All the Right Places: Traveling Light Through China, Japan, and Russia

All the Right Places: Traveling Light Through China, Japan, and Russia This book, published in 1989, is my account of a 1984 trip-around-the-world I took in the throes of an unwanted divorce, my premise: "Travel heals - I hope."

I spent five weeks in Japan, bicycling between Tokyo and Kyoto, and visiting Hiroshima; met up with a young American woman in Hong Kong and traveled with her through China for two weeks; and rode the Trans-Siberian railroad through the heart of a glorious Soviet summer. If I reached a conclusion, it was: "Time heals, and travel is my favorite way to spend time."

Upon return to San Francisco, I holed up in a tiny apartment in the Haight-Ashbury district, lived on credit card money and wrote 10-16 hours a day, six and often seven days a week for nine months. When finished, spent and exhausted and broke, I started driving a taxi, which I found infinitely more fun than writing - and far more lucrative.

Over the next three years I did three major rewrites, and when Random House bought the manuscript in early 1988 (the most euphoric phone call, the most euphoric hour of my life), I received my all-time biggest payday: $15,000, minus my agent's fifteen percent.

I paid all my debts and in late 1988 hit the road with my backpack, my remaining $6,800, my notebook, and an utterly false conviction that I finally had a viable writing career. After circling the globe in 100 days I returned again to San Francisco, began writing "Take Me With You," went broke again, began driving a cab again, and in 1993 finally finished the manuscript. It took another six excruciating years to find a publisher, until September, 1999, when Travelers' Tales saw the light and gave me the sweetest $8,000 I've ever known, enabling me, finally, to follow through on the premise and the promise of "Take Me With You."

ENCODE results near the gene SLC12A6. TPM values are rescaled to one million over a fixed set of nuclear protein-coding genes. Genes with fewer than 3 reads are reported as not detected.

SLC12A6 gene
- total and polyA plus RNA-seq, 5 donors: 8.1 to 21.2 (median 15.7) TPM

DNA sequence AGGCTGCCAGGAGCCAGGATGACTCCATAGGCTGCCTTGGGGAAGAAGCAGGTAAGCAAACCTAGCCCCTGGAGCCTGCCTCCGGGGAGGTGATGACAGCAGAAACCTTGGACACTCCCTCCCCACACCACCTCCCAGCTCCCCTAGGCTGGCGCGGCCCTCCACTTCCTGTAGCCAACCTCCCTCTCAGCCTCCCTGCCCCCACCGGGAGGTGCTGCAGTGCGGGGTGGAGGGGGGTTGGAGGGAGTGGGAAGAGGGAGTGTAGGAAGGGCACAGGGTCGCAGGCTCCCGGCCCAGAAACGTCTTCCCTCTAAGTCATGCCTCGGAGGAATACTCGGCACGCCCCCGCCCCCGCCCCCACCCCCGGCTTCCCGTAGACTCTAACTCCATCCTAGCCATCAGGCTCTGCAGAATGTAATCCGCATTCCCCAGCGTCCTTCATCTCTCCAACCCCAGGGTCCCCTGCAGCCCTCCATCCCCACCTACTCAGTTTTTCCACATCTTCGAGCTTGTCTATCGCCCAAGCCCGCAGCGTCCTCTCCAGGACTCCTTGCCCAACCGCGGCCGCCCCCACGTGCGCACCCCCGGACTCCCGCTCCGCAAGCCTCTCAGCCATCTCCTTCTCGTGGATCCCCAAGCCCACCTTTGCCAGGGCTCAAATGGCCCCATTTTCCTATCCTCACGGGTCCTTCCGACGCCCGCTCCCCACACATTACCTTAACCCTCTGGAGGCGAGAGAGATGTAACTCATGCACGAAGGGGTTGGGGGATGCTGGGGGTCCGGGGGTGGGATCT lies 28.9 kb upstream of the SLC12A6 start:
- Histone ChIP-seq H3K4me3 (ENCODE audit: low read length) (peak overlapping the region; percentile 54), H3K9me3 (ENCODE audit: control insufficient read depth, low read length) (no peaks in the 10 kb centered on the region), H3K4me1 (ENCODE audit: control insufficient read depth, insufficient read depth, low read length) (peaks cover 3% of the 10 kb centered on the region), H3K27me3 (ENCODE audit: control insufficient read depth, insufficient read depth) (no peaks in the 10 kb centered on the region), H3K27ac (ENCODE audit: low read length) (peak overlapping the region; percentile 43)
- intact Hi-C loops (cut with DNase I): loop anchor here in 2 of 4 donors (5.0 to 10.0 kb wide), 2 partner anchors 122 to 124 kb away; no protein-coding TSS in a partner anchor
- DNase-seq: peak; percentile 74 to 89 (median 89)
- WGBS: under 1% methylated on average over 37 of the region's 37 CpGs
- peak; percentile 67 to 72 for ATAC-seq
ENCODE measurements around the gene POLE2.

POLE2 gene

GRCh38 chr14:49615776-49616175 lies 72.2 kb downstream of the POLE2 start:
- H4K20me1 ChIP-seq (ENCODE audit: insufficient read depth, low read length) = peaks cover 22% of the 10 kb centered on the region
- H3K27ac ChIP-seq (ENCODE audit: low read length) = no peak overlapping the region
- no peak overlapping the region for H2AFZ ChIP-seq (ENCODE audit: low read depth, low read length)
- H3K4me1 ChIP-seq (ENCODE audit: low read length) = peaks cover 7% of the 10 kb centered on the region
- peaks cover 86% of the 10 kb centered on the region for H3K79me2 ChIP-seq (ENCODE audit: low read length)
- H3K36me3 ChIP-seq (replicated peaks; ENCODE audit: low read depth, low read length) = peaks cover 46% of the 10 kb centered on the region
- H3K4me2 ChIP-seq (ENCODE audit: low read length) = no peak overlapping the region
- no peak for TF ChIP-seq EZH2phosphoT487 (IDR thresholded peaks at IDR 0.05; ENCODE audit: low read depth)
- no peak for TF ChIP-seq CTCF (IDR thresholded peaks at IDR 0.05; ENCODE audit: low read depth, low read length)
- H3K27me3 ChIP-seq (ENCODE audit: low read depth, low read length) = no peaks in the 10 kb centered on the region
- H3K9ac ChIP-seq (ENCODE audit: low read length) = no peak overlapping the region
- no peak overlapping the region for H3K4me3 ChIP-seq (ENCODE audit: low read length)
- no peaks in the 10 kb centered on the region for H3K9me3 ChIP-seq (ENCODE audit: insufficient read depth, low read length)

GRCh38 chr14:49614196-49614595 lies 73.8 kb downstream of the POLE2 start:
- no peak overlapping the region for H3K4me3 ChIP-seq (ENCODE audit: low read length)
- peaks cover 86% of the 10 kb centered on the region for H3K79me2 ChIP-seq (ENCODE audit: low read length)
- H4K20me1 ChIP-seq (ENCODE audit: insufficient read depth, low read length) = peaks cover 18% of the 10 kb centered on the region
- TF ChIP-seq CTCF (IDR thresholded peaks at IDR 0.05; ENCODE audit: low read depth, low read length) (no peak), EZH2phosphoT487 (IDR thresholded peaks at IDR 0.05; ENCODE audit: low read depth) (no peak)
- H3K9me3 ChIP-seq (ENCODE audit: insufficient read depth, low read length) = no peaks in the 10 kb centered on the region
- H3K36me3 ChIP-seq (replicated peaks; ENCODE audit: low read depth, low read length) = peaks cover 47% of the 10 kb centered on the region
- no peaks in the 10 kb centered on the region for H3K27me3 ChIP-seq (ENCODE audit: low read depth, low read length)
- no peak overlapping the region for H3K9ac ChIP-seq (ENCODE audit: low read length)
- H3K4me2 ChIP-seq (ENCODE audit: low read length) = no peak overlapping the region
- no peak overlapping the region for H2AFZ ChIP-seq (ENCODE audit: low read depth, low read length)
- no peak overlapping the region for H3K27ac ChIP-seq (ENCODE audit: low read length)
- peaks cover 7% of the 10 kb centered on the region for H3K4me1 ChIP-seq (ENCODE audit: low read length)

"All the Right Places" was published in 1989. It is several years out of print (I again own the rights), but amazon.com has been listing used copies for $5-100. I have a pristine box of Random House hardbacks up in my attic, wrapped in plastic for 13 years now. If you would like one, mail a $1,000 donation to Backpack Nation (PO Box 21347, Oakland, CA, 94620), and I will write something exquisite inside, drop it in the next day's mail, and, if you live anywhere near San Francisco, I will come to your house and clean your bathroom for you.

 
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